Every Christmas people are tempted to drive and drive.
It’s been a difficult year all round, and some of us will be taking a hard earned break over the Christmas period.
For some, that means having a drink… or many drinks.
But at Christmas people tend to take more risks and get behind the wheel of a car when it is not legal for them to do so.
According to road safety charity, Brake, you can never be too careful when it comes to getting behind the wheel after the night before.
These will include the morning after – when many people get caught out after a boozy night.
Drinkaware’s chief medical adviser, Dr Paul Wallace, said: “The amount of alcohol in your bloodstream depends on three things; the amount you take in, over what period of time and the speed at which your body gets rid of it.”
This is what you need to know.
What is the legal drink driving limit?
In England and Wales, the limit is 80mg of alcohol per 100 millilitres of blood, 35 microgrammes per 100 millilitres of breath or 107mg per 100 millilitres of urine.
This limit was imposed in 1966 when the Road Safety Bill was introduced. In 1967 the breathalyser was introduced as a way of testing a person’s blood alcohol level.
What are the penalties for drink driving?
The consequences of being caught drink driving vary depending on the exact offence you’re convicted of.
You’ll end up in court and if you are found guilty of being in charge of a vehicle while above the legal limit or unfit through drink, you could face three months’ imprisonment, a fine of up to £2,500 and a driving ban.
The penalties are even steeper if you’re convicted of driving or attempting to drive while above the legal limit or unfit through drink.
The consequences of that include six months’ imprisonment, an unlimited fine and a driving ban of at least one year (or three, if this is your second offence in 10 years.)
There’s no evading justice by refusing to provide a breath sample to police officers either. Refusing to provide a specimen (either of breath, blood or urine) for analysis can lead to the same penalties.
If the worst happens and a drink driver tragically kills someone due to their careless driving, they could be facing 14 years’ in prison.
They could also be hit with an unlimited fine and a driving ban for at least two years.
How long should you wait before driving?
Alcohol is removed from the blood at the rate of about one unit an hour – but this varies from person to person.
According to the NHS, the speed at which your body processes alcohol can depend on your size, gender, age, the state of your liver, your metabolism, how much food you have eaten, the type and strength of the alcohol you’ve consumed and whether you’re taking medication.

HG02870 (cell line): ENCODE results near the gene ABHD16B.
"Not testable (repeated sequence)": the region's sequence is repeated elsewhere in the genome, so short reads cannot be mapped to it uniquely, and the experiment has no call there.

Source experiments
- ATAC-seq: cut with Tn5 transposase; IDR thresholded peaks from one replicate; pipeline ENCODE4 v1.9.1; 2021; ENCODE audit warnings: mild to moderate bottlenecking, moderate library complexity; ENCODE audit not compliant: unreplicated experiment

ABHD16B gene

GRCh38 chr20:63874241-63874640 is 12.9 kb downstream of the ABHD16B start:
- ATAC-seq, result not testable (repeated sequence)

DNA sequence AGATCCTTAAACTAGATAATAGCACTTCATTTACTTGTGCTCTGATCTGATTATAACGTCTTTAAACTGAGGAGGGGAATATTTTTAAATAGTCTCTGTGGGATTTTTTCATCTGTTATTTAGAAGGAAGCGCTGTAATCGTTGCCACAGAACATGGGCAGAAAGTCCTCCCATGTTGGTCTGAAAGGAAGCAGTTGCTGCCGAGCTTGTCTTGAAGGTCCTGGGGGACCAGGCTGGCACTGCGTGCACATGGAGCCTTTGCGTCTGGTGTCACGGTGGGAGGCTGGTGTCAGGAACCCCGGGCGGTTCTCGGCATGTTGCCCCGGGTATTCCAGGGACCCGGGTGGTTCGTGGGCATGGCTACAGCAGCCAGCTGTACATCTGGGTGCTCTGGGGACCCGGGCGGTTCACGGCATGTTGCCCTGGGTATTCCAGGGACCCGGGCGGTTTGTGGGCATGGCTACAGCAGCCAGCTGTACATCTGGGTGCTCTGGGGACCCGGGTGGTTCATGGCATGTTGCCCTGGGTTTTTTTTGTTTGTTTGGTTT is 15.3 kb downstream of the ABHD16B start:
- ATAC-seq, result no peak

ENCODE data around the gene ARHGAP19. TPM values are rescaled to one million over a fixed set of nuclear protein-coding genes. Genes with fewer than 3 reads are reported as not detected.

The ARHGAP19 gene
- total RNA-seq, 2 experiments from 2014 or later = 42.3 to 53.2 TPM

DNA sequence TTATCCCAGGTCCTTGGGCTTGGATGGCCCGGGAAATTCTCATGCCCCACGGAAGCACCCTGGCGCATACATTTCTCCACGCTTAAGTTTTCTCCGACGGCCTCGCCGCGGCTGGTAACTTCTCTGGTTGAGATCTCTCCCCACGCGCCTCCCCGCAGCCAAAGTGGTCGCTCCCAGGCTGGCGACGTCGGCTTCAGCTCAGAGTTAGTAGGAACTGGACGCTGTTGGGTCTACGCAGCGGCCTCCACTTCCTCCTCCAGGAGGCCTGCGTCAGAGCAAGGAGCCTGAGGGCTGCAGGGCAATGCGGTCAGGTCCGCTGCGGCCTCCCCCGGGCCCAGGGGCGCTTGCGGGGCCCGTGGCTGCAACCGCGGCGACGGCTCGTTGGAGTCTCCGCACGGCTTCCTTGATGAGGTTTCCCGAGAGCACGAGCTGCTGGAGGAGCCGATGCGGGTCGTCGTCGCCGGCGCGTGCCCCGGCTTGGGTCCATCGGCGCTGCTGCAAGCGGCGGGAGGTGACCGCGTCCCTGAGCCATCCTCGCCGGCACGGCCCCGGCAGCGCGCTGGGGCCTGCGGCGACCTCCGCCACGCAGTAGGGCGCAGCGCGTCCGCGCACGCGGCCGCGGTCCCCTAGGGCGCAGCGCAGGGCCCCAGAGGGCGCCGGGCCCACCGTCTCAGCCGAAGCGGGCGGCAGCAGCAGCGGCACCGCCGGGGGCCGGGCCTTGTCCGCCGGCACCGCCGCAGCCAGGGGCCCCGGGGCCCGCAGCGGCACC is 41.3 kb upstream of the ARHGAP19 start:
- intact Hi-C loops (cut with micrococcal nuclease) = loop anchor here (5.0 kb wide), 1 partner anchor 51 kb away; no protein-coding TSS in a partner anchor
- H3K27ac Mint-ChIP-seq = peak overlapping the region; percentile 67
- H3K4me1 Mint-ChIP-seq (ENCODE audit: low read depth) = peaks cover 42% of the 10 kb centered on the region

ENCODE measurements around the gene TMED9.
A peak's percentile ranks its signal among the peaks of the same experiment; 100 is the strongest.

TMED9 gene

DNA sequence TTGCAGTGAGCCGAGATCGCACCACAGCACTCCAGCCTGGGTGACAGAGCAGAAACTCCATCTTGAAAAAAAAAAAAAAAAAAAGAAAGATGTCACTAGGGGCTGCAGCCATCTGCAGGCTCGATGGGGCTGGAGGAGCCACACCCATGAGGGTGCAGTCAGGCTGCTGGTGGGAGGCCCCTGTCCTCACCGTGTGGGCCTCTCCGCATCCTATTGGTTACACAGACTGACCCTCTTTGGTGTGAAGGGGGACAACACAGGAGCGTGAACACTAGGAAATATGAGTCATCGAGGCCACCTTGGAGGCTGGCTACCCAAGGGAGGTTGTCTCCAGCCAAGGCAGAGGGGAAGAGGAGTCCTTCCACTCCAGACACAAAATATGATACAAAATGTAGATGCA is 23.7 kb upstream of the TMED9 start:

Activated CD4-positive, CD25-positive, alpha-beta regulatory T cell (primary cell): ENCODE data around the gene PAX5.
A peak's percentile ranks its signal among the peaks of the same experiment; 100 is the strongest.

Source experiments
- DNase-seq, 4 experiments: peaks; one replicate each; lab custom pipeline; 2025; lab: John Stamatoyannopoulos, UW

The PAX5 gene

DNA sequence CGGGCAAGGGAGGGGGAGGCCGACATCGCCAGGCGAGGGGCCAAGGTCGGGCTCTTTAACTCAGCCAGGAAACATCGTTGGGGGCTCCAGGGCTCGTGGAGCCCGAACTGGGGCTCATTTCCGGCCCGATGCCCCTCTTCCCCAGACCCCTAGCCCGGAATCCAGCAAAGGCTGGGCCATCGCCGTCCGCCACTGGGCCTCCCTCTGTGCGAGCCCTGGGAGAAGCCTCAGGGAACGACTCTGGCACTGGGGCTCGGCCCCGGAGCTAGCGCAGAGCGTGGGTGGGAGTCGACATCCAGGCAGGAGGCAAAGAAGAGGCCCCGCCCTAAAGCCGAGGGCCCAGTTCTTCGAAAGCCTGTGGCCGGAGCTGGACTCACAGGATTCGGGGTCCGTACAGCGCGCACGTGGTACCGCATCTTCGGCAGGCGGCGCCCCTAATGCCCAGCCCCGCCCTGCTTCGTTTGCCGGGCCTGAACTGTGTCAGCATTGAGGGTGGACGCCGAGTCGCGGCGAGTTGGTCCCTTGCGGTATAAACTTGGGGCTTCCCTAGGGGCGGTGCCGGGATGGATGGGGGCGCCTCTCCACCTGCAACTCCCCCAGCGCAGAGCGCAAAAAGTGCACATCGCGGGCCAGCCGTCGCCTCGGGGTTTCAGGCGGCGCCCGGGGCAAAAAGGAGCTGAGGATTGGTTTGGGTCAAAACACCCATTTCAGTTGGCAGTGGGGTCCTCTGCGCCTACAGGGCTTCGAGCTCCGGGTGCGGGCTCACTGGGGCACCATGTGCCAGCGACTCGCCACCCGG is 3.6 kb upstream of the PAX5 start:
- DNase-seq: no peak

Are there any tricks to sober up quicker?
You can get confidential advice by calling their friendly team on 01752 434343.
This service is also available to families, friends or anyone who needs advice around alcohol or drug use.
In an emergency
If you or someone you know needs urgent help outside of office hours, call 111 for NHS medical advice, or if you are in mental distress call the Samaritans on 116 123.
In an emergency, call 999.
Rehab 4 Addiction offers drug and alcohol detoxification and rehabilitation services in Plymouth. This service is offered on an inpatient basis, meaning you live within a Plymouth rehab centre whilst you receive medical assistance throughout your stay.
To learn more, contact Rehab 4 Addiction on 0800 140 4690
If you are struggling with problematic alcohol or drug use and want help to change your life, to leave the chaos behind, Hamoaze House can help you.
Tel: 01752 566100
Provides support about what to do if you are worried you are drinking too much.
Drinkline (0300 123 1110) is a confidential helpline you can call if you’re worried about your drinking.
FRANK helps you find out everything you might want to know about drugs (and some stuff you don’t). For friendly, confidential advice, Talk to FRANK
Provides information about what to do if you think you’re drinking too much and also gives contacts for national organisations that can help if you are affected by drinking.
No. Drinking lots of water, or eating a big breakfast might help “sober you up”, but it won’t actually quicken the speed at which alcohol leaves the body, according to Dr Wallace.
What if you need to drive the next day?
Drinkaware suggests to opt for lower strength drinks and choose single measure instead of doubles. Try and drink water or a soft drink in between each round, and make sure to stop drinking before the end of the night so your body has time to process the alcohol before the morning.
How many units does a drink contain?
According to the NHS there is roughly:
- 2.1 units in one 175ml glass of 12% wine
- 3 units in one 250ml glass of 12% wine
- 2 units in one pint of 3.6% lager, beer or cider
- 3 units in one pint of 5.2% lager, beer or cider (5.2%) – 3 units
- 1 unit in one single measure of spirits